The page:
Discusses key economic indicators and trade statistics, which countries are dominant in the market, the U.S. market share, the political situation if relevant, the top reasons why U.S. companies should consider exporting to this country, and other issues that affect trade, e.g., terrorism, currency devaluations, trade agreements.Discusses key economic indicators and trade statistics, which countries are dominant in the market, the U.S. market share, the political situation if relevant, the top reasons why U.S. companies should consider exporting to this country, and other issues that affect trade, e.g., terrorism, currency devaluations, trade agreements.
Last Published: 2/17/2019
According to the U.S. International Trade Commission, in 2017 Tunisia was the United States’ 92nd largest goods export market.  Bilateral trade in goods reached $1.013 billion, with U.S. exports to Tunisia totaling $551.3 million.  Top U.S. export categories were petroleum products, agricultural goods, chemicals, machinery, and transportation equipment.   Major imports from Tunisia included apparel, food products (mainly olive oil and dates), electronics and electrical components.

Tunisia has a diverse market economy.  According to Tunisia’s National Institute of Statistics (INS), real GDP growth in 2017 was 1.9%.  Real GDP growth for 2018 is forecasted to slightly increase to 2.8%.  Unemployment remains over 15%, with youth and recent college graduates disproportionally represented.  The Government of Tunisia (GOT) is focused on bolstering the country’s export sectors, attracting foreign investment, and increasing tourism.  About 75% of Tunisian exports go to the European Union.

According to the INS, total exports in 2017 increased by 18.1% compared to 2016, mainly as a result of an increase in exports of energy and lubricants (24.6%), agricultural products (+20.9%), mechanical and electrical components (+20.4%), and textile and apparel (+16.3%).  In general, energy and mineral exports, mainly crude oil and phosphate, have exhibited high year-to-year variance, depending on production levels and market conditions.  Olive oil exports registered an increase of 15.7%.

Tunisia’s imports increased by 19.8% in 2017 compared to 2016, as a result of an increase in the import of sugar (+80%), vegetable oil (+60%), gasoline (60%), steel (+56%), wheat (+21.7%), natural gas (+13%), and textile and apparel (+21.2%).

In September 2016, to encourage good governance over investment, the Tunisian Parliament passed Investment Law (#2016-71) that went into force April 1, 2017.  The law provided for the creation of three major institutions:  the High Investment Council, the Tunisian Investment Authority, and the Tunisian Investment Fund.  These institutions were  launched in February 2018.   In May 2018, the government adopted decree #2018-417 which listed sectors that need prior government authorization for investment, also known as “the negative list.”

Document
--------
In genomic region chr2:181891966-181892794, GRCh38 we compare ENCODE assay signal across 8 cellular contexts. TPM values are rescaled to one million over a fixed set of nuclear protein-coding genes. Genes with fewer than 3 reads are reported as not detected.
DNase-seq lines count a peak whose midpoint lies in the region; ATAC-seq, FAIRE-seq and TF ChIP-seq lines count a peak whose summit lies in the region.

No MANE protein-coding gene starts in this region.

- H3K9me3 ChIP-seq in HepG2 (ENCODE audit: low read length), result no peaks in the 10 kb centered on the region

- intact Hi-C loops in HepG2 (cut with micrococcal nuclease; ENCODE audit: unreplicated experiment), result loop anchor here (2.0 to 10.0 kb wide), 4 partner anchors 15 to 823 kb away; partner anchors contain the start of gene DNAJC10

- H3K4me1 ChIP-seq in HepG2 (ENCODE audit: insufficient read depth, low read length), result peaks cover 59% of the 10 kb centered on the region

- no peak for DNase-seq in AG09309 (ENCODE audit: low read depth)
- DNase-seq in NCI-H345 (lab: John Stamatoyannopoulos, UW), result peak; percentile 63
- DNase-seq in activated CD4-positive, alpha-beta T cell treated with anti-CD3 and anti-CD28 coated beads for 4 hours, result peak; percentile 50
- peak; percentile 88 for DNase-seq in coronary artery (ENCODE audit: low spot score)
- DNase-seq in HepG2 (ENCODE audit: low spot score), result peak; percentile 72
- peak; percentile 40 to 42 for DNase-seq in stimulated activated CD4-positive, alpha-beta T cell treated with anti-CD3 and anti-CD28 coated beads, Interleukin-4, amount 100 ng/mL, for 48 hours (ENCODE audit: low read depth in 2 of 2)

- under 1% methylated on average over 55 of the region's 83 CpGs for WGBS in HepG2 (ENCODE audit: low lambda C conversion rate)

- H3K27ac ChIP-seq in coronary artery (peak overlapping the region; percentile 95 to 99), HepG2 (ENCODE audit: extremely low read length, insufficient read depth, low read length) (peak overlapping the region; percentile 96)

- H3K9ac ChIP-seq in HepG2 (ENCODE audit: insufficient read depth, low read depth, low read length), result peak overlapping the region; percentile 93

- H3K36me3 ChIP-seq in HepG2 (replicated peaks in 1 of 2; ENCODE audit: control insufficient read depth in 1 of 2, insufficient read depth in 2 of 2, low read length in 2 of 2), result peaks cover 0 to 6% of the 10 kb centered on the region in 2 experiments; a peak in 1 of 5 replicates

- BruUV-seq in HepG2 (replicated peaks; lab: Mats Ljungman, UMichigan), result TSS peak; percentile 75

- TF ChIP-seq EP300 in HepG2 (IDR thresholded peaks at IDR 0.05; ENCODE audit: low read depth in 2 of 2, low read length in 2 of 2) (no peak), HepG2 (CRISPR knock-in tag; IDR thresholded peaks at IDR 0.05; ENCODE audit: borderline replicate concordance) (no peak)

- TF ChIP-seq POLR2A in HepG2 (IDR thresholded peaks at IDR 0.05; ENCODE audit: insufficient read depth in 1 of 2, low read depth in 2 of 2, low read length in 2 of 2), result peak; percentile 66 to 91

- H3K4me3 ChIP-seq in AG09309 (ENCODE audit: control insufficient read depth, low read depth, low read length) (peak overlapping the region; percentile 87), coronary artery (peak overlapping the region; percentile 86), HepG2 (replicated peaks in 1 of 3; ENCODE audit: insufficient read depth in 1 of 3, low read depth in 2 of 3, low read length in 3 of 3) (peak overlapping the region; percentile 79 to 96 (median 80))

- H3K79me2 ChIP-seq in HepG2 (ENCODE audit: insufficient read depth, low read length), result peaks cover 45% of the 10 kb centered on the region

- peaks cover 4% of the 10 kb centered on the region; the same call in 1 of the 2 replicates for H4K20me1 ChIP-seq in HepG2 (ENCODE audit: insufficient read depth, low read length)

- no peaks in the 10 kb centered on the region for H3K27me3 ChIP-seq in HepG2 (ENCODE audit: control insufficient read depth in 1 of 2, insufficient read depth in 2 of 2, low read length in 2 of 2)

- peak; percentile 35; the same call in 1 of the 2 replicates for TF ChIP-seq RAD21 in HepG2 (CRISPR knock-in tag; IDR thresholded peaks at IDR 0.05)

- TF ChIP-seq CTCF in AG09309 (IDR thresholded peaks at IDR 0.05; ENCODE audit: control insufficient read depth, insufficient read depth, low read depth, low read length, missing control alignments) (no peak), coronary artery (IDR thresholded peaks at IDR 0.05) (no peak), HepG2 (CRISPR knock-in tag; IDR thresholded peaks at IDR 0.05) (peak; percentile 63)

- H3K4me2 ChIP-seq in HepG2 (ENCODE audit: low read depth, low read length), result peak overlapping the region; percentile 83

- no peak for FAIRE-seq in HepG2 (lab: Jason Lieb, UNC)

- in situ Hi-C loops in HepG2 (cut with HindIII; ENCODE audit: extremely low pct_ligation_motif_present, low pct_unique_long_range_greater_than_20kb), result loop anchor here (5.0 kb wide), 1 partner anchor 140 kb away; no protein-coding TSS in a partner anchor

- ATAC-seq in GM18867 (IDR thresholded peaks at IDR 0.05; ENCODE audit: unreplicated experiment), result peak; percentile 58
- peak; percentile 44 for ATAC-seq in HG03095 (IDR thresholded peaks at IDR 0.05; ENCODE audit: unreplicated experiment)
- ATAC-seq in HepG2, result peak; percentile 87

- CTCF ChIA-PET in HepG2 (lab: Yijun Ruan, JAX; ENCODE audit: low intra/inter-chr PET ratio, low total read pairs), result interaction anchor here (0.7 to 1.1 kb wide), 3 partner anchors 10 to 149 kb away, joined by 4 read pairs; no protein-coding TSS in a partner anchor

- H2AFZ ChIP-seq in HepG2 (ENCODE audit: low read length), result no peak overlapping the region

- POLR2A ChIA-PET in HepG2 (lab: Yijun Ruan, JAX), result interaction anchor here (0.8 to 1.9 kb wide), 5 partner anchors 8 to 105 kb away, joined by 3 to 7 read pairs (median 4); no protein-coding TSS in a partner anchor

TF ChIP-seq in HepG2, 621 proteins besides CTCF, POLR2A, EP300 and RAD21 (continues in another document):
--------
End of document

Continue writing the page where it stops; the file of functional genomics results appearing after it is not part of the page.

According to the GOT’s Foreign Investment Promotion Agency (FIPA), overall foreign investment flows for 2017 surpassed $900 million, primarily in the form of foreign direct investment (FDI), with about 5% in portfolio investment.  This investment stream is 12.8% higher than 2016.  The industrial sector received approximately 46% of all FDI inflows, while energy (38%) and services (15%) ranked second and third.  At 1%, foreign investment in agriculture was insignificant.  According to FIPA, these capital inflows (excluding the energy sector) generated 10,300 new jobs in 2017.  As for foreign investment into Tunisia, France ranked first at just over $240 million in 2017.  Germany came in second at $56 million, followed by Italy at $40 million.  New U.S. FDI into Tunisia was $5.15 million.

About 7 million tourists visited the country in 2017, a 23% increase compared to 2016 (nearly the same level as 2014, prior to major terrorist attacks in 2015 on tourist sites).  The majority of tourists came from North Africa, particularly Libya and Algeria, as well as from Russia.  The Western European tourist market (mainly French and German) increased by 19.5% compared to 2016.  As a result, 2017 overall tourist/bed nights increased by 22.3% compared to 2016.  The 2017 increase was reflected mainly in tourist zones in the coastal cities of Monastir (+46%), Djerba (+15%), and Hammamet (+7.4%).  Tourist receipts in foreign currency increased by 16.3% in 2017 compared to 2016 but were still 22.8% below 2010 levels.  The forecast for 2018 is expected to reach 8 million tourists, with many hotels in Tunisia’s main tourist areas declared fully booked for the summer season. The number of tourists who visited the country in January and February is already 19% above 2017 levels.

Consumer prices rose by 5.3% in 2017, slightly higher than 2016 (4.2%).  Inflation reached 7.7% in April 2018 and is expected to remain high, hovering around 7% for the remainder of the year.

Tunisia registered a $4.1 billion current account deficit in 2017 compared to $3.7 billion the previous year.  As a consequence, net foreign currency assets at the end of 2017 amounted to $5.1 billion, corresponding to just 102 days of imports.  Tunisia’s 2017 trade deficit (FOB) reached $5.3 billion, which is a 24% increase compared to 2016.
 

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Tunisia Trade Development and Promotion